I always like your posts, Sharp, even when I don't agree with them. You make good arguments and don't peddle in nonsense. (I do peddle in nonsense sometimes, but I still like people who don't.) You bring up lots of good points here, and I don't have much in the way of specific counters to what you've said. Yet I still don't agree with your conclusion (that playersexual companions need to be undone).
Thanks! For what its worth, I like your posts as well :P
You talk a lot here about realism, it's kind of your central thesis as I can tell. But I don't know that we need realism in a fantasy video game.
For reference, when I talk about realism, what I really mean is narrative consistency, or verisimilitude. I don't mean the world needs to be ultra realistic, otherwise I would take issue with magic existing in the first place, but I mean that every effect needs to have a plausible cause. The world needs to "make sense." And yes, even in a fantasy setting this is important. Pretty much all of the best fantasy writers will tell you that it is an important concept. Brandon Sanderson for example has a youtube series on writing and its one of the topics he covers, if you are curious, I can find a link to it. Its incidentally why I think most RPGs have awful writing (including the divinity games), because in many cases they ignore this entirely, when it should be something which is taken into account. I am perfectly fine with ignoring the story and just playing the game for the combat, but I would obviously prefer it if the writing was also good :P
Just because the setting is fantasy, doesn't mean it is allowed to be implausible within the context of that world, otherwise it ruins the suspension of disbelief. Even fantasy worlds need to have rules and within those rules what happens need to be consistent. Once your setting has established rules, you had better make sure everything operates within them.
I dunno about you, but in my fantasies, everyone I'm attracted to is also attracted to me. I don't sit and fantasize about someone saying, "Sorry, I'm not into you." Also video game. Which is a form of entertainment, right? So when you say the purpose of "people" in the "world" is not to please you, I think maybe it kind of is? In a video game? Now of course different people will be "pleased" by different things, and it's impossible to please everyone. So I think they have to try to assess which option pleases more people. And I don't know which one it is. But it might be playersexual characters, mightn't it?
This here has less to do with my point about narrative realism and more to do with my point about how you view the creative process. There are 2 main arguments, the first is, that the creator should make things to please their audience (for example, if an artist is commissioned to make a painting, their job is to please the person who commissioned them). The second is, the creator should try to make their own vision. The story they should make is the story they want to tell. I personally hold the second point of view, I do not believe that the artist should compromise on their vision for the audience, even if it means that their art does not sell. Not a very practical perspective, I know, but you could say in some ways I am an idealist.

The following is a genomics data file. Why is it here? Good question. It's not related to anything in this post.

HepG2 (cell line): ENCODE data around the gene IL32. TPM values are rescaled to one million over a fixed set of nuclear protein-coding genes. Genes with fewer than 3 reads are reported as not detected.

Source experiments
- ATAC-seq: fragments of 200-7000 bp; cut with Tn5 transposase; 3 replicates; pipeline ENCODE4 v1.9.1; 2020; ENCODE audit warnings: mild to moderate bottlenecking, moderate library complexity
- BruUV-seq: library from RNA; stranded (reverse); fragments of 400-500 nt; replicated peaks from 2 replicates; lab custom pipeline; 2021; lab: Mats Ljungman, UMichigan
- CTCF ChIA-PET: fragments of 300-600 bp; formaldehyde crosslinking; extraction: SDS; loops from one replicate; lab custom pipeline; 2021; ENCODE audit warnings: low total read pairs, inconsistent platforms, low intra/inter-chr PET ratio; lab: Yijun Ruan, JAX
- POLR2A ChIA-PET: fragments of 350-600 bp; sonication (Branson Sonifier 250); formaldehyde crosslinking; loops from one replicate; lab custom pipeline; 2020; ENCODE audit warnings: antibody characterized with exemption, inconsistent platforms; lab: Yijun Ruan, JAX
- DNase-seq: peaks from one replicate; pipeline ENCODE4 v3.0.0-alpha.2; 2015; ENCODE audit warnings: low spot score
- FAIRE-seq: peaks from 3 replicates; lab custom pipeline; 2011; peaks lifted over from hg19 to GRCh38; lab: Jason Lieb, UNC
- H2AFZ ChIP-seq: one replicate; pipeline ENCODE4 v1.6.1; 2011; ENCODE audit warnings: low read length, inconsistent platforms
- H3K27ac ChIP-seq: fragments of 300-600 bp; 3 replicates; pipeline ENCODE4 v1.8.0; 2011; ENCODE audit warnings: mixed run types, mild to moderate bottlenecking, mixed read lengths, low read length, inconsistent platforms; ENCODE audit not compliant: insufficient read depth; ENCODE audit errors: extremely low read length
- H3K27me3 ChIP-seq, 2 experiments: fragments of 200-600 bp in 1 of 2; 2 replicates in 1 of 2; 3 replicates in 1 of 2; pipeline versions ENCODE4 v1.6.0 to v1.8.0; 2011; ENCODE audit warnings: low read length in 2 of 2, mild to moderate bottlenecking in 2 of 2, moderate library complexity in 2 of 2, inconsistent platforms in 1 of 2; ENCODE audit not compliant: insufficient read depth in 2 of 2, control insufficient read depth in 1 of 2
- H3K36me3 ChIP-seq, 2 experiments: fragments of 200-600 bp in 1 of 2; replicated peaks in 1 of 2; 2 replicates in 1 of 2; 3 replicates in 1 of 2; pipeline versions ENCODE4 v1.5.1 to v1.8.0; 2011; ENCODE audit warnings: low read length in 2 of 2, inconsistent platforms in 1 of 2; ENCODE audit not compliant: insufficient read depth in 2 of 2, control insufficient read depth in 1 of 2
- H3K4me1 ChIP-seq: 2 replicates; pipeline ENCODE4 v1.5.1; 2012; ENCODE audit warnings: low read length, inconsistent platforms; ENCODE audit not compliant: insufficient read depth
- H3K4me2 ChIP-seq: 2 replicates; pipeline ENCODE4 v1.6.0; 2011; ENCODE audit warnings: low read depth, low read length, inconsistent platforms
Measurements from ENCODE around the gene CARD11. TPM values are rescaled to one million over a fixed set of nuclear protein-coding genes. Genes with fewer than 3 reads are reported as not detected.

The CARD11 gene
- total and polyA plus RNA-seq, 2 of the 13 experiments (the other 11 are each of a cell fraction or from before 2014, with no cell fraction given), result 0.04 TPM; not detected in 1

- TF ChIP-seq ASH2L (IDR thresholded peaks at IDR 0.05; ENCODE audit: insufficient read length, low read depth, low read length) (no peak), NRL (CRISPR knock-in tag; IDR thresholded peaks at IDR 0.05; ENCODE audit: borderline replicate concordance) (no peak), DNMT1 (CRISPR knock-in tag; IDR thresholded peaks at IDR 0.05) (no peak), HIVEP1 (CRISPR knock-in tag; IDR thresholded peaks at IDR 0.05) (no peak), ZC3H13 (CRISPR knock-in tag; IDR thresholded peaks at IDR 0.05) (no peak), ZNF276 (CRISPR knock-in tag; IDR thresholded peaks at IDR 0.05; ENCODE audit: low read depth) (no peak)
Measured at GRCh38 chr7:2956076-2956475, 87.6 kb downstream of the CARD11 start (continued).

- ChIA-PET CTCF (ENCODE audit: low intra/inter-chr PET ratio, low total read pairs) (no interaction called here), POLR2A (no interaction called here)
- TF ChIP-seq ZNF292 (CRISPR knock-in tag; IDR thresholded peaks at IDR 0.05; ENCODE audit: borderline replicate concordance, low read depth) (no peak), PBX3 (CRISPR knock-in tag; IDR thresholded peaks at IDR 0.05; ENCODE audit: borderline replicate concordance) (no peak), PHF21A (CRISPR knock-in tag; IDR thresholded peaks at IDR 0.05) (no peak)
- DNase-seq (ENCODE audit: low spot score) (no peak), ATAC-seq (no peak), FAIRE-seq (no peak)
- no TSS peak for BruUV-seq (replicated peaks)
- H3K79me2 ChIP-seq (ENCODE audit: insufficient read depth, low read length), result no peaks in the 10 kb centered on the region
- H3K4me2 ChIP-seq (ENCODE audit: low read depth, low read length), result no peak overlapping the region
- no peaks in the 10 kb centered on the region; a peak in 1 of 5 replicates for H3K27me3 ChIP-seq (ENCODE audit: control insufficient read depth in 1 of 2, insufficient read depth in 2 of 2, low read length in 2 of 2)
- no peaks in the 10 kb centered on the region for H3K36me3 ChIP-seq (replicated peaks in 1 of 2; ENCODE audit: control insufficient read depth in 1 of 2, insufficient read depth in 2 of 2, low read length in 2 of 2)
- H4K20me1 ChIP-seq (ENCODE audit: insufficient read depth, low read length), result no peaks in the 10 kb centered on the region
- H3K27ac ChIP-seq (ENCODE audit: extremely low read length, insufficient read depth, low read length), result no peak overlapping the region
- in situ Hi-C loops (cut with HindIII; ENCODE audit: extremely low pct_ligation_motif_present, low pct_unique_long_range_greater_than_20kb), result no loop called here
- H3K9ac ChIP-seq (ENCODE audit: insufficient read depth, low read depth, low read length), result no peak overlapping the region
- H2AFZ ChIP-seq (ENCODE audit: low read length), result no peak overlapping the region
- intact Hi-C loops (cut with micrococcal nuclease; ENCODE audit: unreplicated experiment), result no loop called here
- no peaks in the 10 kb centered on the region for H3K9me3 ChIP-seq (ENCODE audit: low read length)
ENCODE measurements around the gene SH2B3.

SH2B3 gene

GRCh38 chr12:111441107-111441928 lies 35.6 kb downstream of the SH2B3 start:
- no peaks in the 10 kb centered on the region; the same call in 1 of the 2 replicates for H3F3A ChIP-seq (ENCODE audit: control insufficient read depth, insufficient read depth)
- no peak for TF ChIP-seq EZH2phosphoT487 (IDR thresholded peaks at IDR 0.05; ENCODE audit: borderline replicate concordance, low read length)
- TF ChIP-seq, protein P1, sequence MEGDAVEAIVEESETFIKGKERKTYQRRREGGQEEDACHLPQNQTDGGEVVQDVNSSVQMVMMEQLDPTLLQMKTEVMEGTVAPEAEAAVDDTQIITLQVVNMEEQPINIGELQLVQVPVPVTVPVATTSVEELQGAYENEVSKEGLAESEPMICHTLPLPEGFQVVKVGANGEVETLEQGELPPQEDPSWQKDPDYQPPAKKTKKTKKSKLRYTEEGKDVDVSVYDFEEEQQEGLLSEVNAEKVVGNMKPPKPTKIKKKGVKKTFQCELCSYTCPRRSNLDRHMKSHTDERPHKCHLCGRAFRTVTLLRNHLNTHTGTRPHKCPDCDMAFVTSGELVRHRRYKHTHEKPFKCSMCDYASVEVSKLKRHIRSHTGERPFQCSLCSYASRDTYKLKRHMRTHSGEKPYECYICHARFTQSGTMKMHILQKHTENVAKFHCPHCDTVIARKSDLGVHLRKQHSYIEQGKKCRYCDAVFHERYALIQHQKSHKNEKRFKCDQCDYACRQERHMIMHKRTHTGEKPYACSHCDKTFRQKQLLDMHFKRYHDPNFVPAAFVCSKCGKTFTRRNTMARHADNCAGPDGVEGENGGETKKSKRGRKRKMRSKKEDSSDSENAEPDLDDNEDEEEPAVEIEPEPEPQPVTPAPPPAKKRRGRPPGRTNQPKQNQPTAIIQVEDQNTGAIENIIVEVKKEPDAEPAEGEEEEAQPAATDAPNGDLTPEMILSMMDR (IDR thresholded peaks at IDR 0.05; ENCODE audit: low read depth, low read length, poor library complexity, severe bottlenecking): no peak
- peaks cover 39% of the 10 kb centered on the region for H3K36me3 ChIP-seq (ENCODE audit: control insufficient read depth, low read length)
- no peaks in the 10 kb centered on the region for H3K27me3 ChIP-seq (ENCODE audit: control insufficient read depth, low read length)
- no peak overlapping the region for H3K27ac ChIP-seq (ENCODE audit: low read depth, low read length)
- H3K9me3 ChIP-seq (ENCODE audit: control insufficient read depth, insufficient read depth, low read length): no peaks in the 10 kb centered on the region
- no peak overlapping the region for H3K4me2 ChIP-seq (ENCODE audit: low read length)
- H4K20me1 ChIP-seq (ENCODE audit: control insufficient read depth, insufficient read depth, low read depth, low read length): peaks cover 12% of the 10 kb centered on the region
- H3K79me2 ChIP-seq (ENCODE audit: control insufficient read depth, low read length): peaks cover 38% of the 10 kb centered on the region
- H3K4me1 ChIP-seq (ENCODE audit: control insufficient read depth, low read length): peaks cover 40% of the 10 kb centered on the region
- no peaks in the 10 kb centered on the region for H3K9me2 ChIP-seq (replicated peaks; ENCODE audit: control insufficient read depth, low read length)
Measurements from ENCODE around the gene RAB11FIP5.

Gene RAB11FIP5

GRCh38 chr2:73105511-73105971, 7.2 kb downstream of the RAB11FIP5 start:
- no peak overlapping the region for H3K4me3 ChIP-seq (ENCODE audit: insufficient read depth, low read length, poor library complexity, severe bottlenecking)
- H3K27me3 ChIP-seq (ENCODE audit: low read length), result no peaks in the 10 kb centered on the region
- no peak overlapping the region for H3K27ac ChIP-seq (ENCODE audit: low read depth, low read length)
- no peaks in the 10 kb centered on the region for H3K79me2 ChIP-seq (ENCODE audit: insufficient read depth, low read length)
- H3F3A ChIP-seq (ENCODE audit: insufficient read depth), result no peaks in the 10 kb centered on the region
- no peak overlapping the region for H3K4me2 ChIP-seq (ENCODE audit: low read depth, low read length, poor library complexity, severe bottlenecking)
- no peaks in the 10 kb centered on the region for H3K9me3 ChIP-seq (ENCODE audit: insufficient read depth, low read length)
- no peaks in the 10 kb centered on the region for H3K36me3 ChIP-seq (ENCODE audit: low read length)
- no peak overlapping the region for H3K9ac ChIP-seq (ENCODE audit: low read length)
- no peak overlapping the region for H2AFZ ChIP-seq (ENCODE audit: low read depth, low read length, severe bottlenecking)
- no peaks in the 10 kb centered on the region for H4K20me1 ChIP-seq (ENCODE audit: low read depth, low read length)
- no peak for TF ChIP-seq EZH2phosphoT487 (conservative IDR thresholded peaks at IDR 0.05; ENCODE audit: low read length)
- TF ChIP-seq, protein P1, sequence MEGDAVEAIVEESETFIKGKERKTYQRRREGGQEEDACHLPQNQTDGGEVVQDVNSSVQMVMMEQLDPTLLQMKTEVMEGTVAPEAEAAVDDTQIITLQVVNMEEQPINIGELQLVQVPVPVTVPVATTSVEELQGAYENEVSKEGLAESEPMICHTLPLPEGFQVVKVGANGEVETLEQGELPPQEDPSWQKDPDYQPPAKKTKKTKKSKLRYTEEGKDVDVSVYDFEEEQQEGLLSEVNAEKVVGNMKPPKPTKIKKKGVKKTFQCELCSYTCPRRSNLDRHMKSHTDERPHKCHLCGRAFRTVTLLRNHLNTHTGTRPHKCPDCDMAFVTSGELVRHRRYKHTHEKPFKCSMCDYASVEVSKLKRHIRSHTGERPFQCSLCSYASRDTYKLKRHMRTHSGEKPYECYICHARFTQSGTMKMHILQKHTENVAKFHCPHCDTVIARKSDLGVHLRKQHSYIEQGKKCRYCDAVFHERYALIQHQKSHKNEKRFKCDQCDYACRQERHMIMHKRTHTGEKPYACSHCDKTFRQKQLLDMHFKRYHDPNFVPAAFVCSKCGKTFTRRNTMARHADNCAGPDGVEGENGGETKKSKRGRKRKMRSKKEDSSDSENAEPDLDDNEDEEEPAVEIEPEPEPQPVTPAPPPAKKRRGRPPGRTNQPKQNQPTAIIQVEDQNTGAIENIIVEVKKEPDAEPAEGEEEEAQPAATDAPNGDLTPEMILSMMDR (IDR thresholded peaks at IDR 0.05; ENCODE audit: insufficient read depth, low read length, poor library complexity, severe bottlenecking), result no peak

For those of us who hold the second view point, it doesn't matter if someone wants to romance a certain companion and they can't, we aren't making the game to please them, we are making the game to tell our own story. If people do not like that story, it is ok, there is no problem with that, because it isn't their story, it is ours. In some ways you could say it is selfish to think this way, but in my opinion, the only way you can truly see what an artist is capable of, is if you give them free reign to create the piece that they want to create. And yes, the means I am perfectly fine with the game having decisions in them which were made purely to please the artist which I do not agree with, there are plenty of those I can think of :P
You could treat video games as just a form of entertainment and that is fine, but I believe they have a potential to be a form of art as well. I would rather see the genre elevated to the level of high art, than just treated as cheap entertainment.
I don't find your statement about Astarion very convincing, either. So you have this group of six people, and Astarion doesn't show attraction to two of the men, but he can show attraction to the third man. You think he needs a "pretty damn convincing reason" for this? Couldn't he, like, just not be attracted to Gale and Wyll? Maybe he's attracted to the PC because you're the leader, because you're calling the shots and he thinks that's hot. Maybe he's actually just trying to manipulate the PC via sexuality, that would very much fit his personality and backstory, I think. Vampires gonna seduce, when there's a possible benefit in it for them.
That would be a convincing argument - provided that making passes at companions is the only time sex comes up with Astarion. He also talks about girls back in Baldur's Gate. When he is talking about his attraction towards characters which are not even present, he only talks about women. Almost everything about Astarion suggests that he is interested in women and there is very little that suggests he is interested in men. He is a very sexually overt character. Even then of course, this does not entirely rule out the fact that he may bisexual, he might just be afraid of the way people would view him if he admitted it and so does not talk about it overtly (if the world of Faerun was similarly prejudiced as the real world), but if this is the case, it should be something brought up!